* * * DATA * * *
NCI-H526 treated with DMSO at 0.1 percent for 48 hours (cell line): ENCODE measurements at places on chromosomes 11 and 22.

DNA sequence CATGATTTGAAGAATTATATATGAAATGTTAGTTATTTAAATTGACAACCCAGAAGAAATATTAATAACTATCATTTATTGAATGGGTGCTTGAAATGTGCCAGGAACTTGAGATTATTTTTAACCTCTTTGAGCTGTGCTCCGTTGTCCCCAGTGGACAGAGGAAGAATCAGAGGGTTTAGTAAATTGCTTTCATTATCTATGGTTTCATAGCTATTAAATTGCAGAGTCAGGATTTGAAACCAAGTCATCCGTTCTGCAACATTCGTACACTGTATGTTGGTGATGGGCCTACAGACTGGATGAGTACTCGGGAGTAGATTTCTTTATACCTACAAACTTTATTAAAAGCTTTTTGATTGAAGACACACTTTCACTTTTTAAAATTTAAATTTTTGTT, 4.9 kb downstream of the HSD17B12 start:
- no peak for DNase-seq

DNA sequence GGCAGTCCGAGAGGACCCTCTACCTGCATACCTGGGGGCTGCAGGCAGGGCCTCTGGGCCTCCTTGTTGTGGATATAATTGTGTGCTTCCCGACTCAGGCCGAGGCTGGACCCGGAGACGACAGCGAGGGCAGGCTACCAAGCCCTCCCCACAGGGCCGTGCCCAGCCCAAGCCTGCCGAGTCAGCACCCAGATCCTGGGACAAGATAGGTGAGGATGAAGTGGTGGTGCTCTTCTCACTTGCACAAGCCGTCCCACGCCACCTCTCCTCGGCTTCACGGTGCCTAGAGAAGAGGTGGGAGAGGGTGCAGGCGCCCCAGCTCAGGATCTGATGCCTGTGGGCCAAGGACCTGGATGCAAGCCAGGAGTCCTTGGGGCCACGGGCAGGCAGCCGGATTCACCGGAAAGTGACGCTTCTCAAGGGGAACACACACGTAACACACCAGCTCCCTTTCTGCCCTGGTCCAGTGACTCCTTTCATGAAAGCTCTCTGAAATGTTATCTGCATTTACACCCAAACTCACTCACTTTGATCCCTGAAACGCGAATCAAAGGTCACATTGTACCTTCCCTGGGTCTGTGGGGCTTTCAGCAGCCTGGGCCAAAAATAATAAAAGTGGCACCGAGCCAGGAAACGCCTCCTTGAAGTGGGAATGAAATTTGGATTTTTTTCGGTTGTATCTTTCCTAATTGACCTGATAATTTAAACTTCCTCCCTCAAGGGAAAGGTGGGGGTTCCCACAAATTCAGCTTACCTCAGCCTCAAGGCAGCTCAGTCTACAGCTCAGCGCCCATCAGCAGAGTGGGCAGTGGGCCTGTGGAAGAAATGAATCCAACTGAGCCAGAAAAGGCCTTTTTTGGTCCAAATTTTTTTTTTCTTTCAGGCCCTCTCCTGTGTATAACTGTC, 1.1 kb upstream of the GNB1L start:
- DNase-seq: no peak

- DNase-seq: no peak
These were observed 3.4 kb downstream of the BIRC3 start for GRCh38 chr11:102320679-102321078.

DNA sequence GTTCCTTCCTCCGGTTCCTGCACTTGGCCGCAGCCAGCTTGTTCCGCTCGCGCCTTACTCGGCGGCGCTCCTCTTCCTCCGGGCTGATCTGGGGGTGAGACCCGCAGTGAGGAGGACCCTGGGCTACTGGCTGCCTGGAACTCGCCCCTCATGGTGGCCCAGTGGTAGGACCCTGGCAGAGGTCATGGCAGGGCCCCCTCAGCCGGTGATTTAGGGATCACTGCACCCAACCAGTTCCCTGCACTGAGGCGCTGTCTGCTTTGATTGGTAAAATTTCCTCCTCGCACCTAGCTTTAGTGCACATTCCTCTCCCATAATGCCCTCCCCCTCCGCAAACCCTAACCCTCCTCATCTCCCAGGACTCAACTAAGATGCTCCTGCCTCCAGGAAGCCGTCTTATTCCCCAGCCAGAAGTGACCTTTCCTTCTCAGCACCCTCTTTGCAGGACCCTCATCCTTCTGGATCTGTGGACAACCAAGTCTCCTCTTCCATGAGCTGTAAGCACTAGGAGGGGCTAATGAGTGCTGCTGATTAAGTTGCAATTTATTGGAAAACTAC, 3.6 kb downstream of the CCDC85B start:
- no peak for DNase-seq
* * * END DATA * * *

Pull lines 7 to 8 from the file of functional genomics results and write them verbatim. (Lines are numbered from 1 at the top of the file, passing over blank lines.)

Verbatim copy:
These were observed 3.4 kb downstream of the BIRC3 start for GRCh38 chr11:102320679-102321078.

DNA sequence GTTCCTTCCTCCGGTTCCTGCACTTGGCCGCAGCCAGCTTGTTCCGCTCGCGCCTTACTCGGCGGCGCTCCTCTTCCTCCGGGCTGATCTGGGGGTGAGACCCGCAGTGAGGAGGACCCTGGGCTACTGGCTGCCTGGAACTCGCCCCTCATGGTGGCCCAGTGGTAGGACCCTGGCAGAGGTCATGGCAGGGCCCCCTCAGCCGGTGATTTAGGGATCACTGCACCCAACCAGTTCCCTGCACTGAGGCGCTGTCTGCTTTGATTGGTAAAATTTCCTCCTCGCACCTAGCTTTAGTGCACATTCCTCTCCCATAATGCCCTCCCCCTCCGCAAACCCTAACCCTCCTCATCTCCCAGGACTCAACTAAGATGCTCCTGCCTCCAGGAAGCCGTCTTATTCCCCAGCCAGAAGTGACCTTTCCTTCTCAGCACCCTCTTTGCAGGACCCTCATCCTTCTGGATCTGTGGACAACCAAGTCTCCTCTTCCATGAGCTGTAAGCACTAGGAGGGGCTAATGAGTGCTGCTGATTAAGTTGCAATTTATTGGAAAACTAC, 3.6 kb downstream of the CCDC85B start: